Evaluating Renovation Outcomes
Seven years after the renovation, with the imminent approach of my retirement date, the pharmacy department sought to evaluate how well our renovation met administration’s mandate, which was to position our pharmacy for success over a 20-year period. The issues we examined included:
- Does the pharmacy design optimize workflow?
- Is the space properly utilized to maximize efficiency, while leaving room for growth?
- Does the pharmacy provide a positive working environment for staff?
- Has the modular casework proven to be a smart decision for the pharmacy?
Meeting Growth Challenges
The hospital’s average daily census has remained consistent since the opening of the new pharmacy, but when Jackson South inaugurated its Level 2 trauma center in 2016, the medication budget and number of pharmacy transactions nearly doubled in dollars and volume to meet the demand. In addition, since the pharmacy renovation, the hospital has undertaken other expansion projects, such as demand from the stroke treatment program and a cardiovascular ST-Elevation Myocardial Infarction (STEMI) program, which have led to increased service demands on the pharmacy department. The increase in surgical volume due to bariatric cases and new service lines, including neurology and orthopedic surgery, also put additional pressures on the pharmacy. In response, pharmacy has significantly expanded the medication line items on formulary, and inventory has grown as services have expanded.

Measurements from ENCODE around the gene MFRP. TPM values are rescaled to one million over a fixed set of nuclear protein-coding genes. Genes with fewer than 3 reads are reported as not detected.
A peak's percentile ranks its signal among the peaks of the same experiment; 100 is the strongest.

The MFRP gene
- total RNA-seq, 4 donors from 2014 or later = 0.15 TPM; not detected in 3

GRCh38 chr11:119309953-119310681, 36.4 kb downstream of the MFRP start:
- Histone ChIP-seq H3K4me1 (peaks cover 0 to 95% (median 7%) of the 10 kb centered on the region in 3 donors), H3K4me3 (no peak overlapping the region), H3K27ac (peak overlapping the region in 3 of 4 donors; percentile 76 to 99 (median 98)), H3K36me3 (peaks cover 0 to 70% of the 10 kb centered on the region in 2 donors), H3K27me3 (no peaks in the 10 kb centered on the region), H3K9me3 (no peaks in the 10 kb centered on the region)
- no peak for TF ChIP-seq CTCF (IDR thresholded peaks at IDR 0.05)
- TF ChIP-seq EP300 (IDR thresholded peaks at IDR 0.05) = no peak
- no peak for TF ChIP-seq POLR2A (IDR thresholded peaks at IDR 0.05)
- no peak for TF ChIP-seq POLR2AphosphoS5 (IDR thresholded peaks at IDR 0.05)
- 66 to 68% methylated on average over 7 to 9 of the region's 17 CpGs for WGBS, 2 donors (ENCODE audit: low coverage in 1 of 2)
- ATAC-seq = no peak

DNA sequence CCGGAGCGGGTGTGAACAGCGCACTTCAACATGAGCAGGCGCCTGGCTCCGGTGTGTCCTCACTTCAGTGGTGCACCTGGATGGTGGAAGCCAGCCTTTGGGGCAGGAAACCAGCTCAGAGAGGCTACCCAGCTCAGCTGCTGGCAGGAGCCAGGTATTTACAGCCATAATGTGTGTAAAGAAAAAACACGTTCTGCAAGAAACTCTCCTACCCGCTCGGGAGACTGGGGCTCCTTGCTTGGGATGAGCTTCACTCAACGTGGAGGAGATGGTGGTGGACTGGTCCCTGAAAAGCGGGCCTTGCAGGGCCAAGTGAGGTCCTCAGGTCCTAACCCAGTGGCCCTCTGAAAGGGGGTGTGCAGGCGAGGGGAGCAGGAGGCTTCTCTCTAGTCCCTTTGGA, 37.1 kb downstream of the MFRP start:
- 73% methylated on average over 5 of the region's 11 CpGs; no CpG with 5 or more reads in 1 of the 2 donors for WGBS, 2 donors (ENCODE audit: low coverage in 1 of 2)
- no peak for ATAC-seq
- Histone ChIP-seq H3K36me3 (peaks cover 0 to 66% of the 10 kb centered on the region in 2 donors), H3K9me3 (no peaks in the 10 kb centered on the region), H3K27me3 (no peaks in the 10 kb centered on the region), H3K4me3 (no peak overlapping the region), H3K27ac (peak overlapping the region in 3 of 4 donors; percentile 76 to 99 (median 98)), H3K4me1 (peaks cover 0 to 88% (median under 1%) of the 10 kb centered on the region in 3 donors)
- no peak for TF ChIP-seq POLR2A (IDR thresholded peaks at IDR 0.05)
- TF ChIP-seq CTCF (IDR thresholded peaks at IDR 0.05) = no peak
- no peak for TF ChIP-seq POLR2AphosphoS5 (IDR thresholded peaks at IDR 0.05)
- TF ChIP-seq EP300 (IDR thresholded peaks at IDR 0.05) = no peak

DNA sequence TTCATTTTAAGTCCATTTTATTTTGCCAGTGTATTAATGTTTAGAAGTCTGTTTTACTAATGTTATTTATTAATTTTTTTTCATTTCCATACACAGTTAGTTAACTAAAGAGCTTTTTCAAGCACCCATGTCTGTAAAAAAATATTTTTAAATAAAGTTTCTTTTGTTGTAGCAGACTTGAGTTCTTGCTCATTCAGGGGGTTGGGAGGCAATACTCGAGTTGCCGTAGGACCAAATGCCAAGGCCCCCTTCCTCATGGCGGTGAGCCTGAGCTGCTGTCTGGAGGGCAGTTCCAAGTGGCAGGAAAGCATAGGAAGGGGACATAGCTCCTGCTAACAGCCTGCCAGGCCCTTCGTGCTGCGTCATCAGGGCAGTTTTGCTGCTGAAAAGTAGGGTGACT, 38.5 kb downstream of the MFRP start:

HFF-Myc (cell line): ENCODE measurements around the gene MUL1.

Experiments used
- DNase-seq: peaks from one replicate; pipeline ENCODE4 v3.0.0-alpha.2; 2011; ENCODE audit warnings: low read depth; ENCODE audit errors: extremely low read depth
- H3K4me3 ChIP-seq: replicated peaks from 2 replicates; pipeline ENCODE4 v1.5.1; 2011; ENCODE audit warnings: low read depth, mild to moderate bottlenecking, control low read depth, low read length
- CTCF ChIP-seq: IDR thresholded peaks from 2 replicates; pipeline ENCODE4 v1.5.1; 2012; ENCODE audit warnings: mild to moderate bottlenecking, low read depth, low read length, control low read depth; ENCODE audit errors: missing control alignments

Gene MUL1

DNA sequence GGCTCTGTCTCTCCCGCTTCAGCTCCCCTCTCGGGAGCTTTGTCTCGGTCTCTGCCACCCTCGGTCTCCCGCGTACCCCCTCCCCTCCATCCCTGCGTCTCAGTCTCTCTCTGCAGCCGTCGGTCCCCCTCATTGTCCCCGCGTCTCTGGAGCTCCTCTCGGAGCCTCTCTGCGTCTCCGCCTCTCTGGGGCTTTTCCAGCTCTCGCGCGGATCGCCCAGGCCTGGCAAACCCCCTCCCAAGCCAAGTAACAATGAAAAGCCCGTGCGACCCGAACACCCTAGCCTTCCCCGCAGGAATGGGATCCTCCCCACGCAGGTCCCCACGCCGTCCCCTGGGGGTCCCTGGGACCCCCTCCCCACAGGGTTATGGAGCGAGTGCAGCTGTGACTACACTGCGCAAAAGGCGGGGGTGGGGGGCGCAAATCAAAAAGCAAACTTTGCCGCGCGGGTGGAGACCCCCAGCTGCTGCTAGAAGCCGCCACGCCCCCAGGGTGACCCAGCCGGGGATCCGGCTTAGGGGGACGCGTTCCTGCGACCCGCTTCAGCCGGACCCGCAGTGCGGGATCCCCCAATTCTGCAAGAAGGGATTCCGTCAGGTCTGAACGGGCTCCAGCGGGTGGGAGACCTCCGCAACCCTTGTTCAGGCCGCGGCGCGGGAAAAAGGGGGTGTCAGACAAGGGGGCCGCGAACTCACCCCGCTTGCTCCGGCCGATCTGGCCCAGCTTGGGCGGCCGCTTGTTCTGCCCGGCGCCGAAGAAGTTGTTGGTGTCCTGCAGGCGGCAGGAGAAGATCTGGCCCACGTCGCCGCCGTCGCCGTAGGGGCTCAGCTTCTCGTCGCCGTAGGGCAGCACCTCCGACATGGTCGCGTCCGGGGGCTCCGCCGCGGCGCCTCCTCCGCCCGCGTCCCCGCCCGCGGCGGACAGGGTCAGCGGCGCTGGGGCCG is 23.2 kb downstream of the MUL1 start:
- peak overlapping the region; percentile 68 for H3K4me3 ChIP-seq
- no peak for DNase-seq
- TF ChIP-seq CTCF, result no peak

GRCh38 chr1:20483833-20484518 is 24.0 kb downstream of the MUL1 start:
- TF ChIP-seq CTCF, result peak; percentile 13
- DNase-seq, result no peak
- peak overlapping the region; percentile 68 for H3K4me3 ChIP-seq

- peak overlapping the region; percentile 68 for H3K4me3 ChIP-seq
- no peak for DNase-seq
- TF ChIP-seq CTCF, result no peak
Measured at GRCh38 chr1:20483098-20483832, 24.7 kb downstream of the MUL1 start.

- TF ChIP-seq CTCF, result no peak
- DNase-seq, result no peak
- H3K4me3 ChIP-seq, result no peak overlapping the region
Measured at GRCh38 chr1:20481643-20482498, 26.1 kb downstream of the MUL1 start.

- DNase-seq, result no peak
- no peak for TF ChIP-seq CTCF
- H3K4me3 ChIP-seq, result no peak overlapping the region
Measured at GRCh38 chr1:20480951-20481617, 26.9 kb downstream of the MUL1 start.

Thanks to careful planning for flexibility and growth, we were able to accommodate the increased volume and storage needs for the new products. Additional pharmacy personnel were hired to properly staff the pharmacy, including an antibiotic stewardship pharmacist.